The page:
Wednesday, September 22, 2010

Emergent fraud: Anthem and automatic payment denials

Anthem, so someone wrote, puts the Hell in Health Care. Today's particular slice of Hades is a lovely example of how fraud evolves when natural selection meets entropy. Nobody has to plan this kind of scam, it just happens when you add incentives to markets.

I uncovered this example when I phoned to double/triple/quadruple check that a costly (age sucks) preventive medicine procedure was covered by my consumer driven health care plan.

Indeed, I was told, it is. I didn't hang up though. I'm too paranoid experienced. I pressed a bit more. The pleasant representative let slip that there was one catch.

When she said this, I swear I heard her pray that the call recording would go unheard, lest her children go unfed. Imagination, I'm sure.

The catch is that the claim will always be initially denied. It will, however, be promptly paid after a customer calls to "Appeal". If a customer doesn't appeal, however, they will have to pay the claim themselves.

I am pretty sure I know how this scam came to be.

The plan I'm in was, I believe, once part of a small consumer-driven healthcare plan startup that was acquired by a larger company. The two companies would have had different IT systems. The larger company probably outsourced IT integration, but, as often happens, I expect that didn't go well.

If I'm right then Anthem still doesn't have the right software to manage our kind of plan. When Anthem receives a claim, the software must choose between paying for claims that should be denied, or denying claims that should be paid.

You can imagine how long it took to make that decision, and how different the outcome would be with different incentives.

Since they really aren't crooks, just regular people in a hard job, they wrote Appeals process documentation so their agents would pay on Appeal. Probably 95% of their customers do appeal.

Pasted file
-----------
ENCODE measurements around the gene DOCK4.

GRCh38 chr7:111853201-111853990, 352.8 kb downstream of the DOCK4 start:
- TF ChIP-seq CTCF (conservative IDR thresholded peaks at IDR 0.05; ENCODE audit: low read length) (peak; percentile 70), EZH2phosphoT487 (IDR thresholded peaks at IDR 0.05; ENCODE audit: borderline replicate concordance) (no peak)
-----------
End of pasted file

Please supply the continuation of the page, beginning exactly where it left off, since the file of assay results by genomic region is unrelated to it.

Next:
Five percent or so, however, probably don't appeal. They pay, or go bankrupt, or whatever. That five percent is pure margin. That margin probably made someone a VP.

Fixing the problem would unmake a VP. There's no money for IT anyway.

And so it goes.

It's a scam, but there's no intelligent designer. Just evolution in action. Health insurance companies can't help but be evil. It's in their incentives.

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1 comment:

Steven Popkes said...

I don't believe it's accidental or the result of non-intelligent design. There's a similar thing that happens with car insurance. When your car is struck and the assessor comes out he/she is REQUIRED to assess only visible damage. The majority of the problem damage is, of course, within the car and not visible but the assessor is REQUIRED not to look. He then submits his assessment and the bill is paid or whatever.

That's where it stops for most people.

However, there's this little thing called the supplemental assessment which they will give you but you must ask for it-- or, rather, the autobody people you have given your power of attorney, first blood, rights to all subsequent earnings and 20% of any funds to, will ask them. The amount of the supplemental is often 2 to 3 times the amount found on the visual assessment.

And, like bent frames, it's the stuff that's important.